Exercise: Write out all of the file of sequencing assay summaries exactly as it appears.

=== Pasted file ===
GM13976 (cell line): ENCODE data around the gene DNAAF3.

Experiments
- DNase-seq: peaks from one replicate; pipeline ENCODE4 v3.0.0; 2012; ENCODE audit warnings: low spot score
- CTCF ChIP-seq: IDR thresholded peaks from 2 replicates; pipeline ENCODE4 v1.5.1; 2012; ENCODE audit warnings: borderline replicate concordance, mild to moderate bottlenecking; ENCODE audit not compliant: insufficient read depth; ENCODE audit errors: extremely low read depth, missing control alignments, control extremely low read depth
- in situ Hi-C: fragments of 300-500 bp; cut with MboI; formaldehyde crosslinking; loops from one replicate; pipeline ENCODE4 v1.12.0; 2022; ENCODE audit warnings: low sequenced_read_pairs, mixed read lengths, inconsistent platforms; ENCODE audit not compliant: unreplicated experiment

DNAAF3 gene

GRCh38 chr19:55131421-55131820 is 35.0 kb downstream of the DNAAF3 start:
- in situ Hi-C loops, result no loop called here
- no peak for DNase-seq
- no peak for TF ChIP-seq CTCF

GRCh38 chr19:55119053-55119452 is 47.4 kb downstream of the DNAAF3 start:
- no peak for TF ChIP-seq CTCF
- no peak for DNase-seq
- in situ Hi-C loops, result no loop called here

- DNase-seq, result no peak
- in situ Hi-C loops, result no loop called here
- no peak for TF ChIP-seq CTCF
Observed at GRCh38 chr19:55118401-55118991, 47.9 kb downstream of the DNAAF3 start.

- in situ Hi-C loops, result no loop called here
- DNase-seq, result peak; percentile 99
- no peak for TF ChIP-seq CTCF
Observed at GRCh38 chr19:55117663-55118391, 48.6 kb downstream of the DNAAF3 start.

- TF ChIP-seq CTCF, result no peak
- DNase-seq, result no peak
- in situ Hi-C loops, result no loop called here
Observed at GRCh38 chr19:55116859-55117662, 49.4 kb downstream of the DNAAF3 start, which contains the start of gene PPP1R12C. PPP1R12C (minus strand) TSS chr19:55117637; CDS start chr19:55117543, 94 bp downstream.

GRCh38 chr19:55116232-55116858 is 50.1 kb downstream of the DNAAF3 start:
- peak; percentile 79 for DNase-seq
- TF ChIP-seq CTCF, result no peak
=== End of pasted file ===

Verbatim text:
GM13976 (cell line): ENCODE data around the gene DNAAF3.

Experiments
- DNase-seq: peaks from one replicate; pipeline ENCODE4 v3.0.0; 2012; ENCODE audit warnings: low spot score
- CTCF ChIP-seq: IDR thresholded peaks from 2 replicates; pipeline ENCODE4 v1.5.1; 2012; ENCODE audit warnings: borderline replicate concordance, mild to moderate bottlenecking; ENCODE audit not compliant: insufficient read depth; ENCODE audit errors: extremely low read depth, missing control alignments, control extremely low read depth
- in situ Hi-C: fragments of 300-500 bp; cut with MboI; formaldehyde crosslinking; loops from one replicate; pipeline ENCODE4 v1.12.0; 2022; ENCODE audit warnings: low sequenced_read_pairs, mixed read lengths, inconsistent platforms; ENCODE audit not compliant: unreplicated experiment

DNAAF3 gene

GRCh38 chr19:55131421-55131820 is 35.0 kb downstream of the DNAAF3 start:
- in situ Hi-C loops, result no loop called here
- no peak for DNase-seq
- no peak for TF ChIP-seq CTCF

GRCh38 chr19:55119053-55119452 is 47.4 kb downstream of the DNAAF3 start:
- no peak for TF ChIP-seq CTCF
- no peak for DNase-seq
- in situ Hi-C loops, result no loop called here

- DNase-seq, result no peak
- in situ Hi-C loops, result no loop called here
- no peak for TF ChIP-seq CTCF
Observed at GRCh38 chr19:55118401-55118991, 47.9 kb downstream of the DNAAF3 start.

- in situ Hi-C loops, result no loop called here
- DNase-seq, result peak; percentile 99
- no peak for TF ChIP-seq CTCF
Observed at GRCh38 chr19:55117663-55118391, 48.6 kb downstream of the DNAAF3 start.

- TF ChIP-seq CTCF, result no peak
- DNase-seq, result no peak
- in situ Hi-C loops, result no loop called here
Observed at GRCh38 chr19:55116859-55117662, 49.4 kb downstream of the DNAAF3 start, which contains the start of gene PPP1R12C. PPP1R12C (minus strand) TSS chr19:55117637; CDS start chr19:55117543, 94 bp downstream.

GRCh38 chr19:55116232-55116858 is 50.1 kb downstream of the DNAAF3 start:
- peak; percentile 79 for DNase-seq
- TF ChIP-seq CTCF, result no peak